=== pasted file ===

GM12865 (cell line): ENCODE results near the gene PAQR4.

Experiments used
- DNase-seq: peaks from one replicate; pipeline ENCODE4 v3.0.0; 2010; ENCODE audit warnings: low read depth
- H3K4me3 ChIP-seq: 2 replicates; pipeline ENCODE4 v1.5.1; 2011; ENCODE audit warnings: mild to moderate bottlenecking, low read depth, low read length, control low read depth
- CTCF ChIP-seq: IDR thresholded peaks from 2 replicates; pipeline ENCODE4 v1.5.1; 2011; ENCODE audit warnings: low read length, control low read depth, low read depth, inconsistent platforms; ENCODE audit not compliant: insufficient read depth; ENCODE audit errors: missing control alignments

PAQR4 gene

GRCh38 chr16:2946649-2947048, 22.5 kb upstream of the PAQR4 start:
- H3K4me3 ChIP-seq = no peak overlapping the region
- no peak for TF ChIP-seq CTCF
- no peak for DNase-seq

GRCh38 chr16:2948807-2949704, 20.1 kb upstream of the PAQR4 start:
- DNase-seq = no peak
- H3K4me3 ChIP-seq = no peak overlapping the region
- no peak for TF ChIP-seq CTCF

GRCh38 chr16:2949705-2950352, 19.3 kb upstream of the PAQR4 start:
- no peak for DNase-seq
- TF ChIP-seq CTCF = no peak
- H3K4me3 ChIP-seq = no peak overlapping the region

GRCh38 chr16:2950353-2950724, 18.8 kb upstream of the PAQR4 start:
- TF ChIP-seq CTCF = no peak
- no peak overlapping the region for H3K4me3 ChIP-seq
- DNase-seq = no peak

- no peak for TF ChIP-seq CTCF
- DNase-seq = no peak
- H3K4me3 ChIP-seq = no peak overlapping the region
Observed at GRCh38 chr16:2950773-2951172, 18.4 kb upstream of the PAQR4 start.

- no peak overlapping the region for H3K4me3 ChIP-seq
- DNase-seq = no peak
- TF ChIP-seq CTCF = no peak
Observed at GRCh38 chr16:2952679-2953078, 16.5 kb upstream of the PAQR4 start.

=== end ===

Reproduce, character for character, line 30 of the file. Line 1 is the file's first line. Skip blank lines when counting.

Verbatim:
Observed at GRCh38 chr16:2952679-2953078, 16.5 kb upstream of the PAQR4 start.